But if a person succeeds in overcoming his habits, if his conduct is firm, sober and alert to the soulís excuses and procrastinations; if he provides himself with opportunities for tranquility, withdrawal and prayer, then he really has succeeded in entering the blessing of Lent and will reap the benefits of it.

The fruit of reclusion and self-awareness are many; the two most important are:

The First Fruit:

Discovering the extent of the loss we have suffered due to dullness, negligence and laziness in our spiritual life because of our frivolous outlook on life and because we missed the opportunities for seclusion and prayer.

We will prove to ourselves without anyone telling us how this loss has impoverished our lives and caused us to miss opportunities for spiritual development.† It may even have led us into sin, setting our lives on a decline.

The most dangerous effect of dullness, neglect of prayer and spiritual laziness is that it leaves our hearts open to attack and we end up believing that we are unable to change and that there is no use in trying. Our thinking becomes deluded through the opportunity afforded by neglect and laziness.† This delusion becomes a mind-set that undermines every prompting to change or seek renewal.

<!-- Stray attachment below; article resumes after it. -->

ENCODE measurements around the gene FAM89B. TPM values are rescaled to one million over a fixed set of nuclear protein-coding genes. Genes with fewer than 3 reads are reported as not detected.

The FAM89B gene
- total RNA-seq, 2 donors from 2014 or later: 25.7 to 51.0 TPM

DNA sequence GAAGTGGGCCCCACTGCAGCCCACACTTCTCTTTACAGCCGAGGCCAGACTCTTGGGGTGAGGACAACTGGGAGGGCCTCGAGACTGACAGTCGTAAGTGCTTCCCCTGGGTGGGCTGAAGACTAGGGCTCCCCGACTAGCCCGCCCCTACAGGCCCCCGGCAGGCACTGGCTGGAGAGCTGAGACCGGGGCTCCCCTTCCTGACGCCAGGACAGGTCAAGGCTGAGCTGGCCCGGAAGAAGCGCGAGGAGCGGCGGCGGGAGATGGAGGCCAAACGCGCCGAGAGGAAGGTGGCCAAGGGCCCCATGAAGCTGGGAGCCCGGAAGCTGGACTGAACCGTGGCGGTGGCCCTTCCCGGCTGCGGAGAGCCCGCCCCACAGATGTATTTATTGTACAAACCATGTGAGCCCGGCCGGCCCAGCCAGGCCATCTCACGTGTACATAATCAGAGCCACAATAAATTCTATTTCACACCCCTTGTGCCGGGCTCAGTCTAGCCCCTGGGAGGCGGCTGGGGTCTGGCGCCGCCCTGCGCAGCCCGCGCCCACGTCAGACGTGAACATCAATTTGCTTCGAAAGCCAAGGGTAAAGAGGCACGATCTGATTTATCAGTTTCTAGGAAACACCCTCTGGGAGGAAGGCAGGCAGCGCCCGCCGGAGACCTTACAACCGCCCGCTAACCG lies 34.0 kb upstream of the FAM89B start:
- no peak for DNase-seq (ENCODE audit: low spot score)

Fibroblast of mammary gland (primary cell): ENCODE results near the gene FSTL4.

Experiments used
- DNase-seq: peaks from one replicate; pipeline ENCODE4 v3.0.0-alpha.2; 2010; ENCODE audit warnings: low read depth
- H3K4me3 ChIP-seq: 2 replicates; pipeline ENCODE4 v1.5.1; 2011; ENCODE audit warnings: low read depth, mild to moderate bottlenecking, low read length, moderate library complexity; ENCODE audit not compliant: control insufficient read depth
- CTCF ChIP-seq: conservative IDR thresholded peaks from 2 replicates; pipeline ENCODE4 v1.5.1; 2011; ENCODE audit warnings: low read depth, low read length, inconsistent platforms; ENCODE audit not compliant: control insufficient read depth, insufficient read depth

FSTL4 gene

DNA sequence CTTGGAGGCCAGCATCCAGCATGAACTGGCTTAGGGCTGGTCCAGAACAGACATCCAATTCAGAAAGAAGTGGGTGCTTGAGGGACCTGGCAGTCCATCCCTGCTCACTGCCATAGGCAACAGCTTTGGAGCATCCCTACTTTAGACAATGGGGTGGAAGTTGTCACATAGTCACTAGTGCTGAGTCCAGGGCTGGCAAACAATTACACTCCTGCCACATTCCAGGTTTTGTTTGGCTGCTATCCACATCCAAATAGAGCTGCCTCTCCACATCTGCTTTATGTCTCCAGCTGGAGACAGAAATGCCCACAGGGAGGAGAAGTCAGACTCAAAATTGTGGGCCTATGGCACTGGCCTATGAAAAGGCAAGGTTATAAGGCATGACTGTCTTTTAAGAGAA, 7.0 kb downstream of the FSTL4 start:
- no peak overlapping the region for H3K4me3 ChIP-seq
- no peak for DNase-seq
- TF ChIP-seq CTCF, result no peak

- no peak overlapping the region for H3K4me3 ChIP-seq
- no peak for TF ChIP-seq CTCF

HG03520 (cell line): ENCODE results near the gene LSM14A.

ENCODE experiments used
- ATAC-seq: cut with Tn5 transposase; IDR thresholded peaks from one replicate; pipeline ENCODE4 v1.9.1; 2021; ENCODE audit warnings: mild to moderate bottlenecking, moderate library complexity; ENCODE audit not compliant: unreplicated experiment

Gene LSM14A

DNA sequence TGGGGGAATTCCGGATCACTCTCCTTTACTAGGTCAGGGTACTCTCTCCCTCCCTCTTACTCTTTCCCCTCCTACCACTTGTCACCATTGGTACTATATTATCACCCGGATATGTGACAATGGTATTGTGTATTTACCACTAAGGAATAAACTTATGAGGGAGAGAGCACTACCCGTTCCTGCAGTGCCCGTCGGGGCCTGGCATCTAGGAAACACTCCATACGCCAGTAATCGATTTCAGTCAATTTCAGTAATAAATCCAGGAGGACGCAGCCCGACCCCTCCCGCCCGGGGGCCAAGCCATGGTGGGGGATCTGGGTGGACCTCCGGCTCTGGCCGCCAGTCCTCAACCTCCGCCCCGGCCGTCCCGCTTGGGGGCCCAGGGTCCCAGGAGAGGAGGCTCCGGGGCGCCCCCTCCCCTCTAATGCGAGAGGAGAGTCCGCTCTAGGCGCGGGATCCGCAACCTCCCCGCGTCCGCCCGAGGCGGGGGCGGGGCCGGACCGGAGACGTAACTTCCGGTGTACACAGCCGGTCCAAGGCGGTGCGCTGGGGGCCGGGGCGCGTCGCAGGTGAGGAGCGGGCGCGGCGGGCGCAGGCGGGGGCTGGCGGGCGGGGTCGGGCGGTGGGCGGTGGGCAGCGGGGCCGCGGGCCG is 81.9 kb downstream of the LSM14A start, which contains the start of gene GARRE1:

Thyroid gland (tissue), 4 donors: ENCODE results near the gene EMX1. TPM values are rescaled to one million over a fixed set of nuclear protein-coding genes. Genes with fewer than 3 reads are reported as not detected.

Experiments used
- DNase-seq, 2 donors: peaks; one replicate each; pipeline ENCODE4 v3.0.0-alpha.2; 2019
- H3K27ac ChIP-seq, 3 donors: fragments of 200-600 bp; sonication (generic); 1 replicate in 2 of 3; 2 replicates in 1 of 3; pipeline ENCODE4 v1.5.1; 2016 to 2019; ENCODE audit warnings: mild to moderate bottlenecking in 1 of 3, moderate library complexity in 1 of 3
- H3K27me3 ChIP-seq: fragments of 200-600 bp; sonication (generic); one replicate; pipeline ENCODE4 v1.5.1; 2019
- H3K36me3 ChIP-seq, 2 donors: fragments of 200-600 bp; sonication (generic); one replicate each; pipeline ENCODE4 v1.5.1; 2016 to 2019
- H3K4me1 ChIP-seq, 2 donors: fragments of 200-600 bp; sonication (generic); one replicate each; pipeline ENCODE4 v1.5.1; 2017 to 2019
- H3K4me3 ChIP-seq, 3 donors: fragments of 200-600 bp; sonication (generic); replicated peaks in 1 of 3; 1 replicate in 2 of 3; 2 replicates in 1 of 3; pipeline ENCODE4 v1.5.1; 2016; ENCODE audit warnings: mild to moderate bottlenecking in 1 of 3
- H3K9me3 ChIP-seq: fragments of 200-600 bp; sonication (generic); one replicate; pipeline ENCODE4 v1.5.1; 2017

To discover at the very beginning of our fast that these things have in fact affected us is considered to be among the greatest benefits of reclusion and among the most desirable fruits of the Holy Fast.† It is the discovery of a poisonous root that has been infecting the spiritual life bit by bit through carelessness, and it has grown bigger through loss of self confidence and faith in God.† It hinders us in our struggle little by little as the days go by and leads us into despondency.† The hopelessness which gains access through dullness, neglect and laziness is a field for the devil to play in.† He will be free to roam, attack us and ultimately destroy every hope and salvation itself.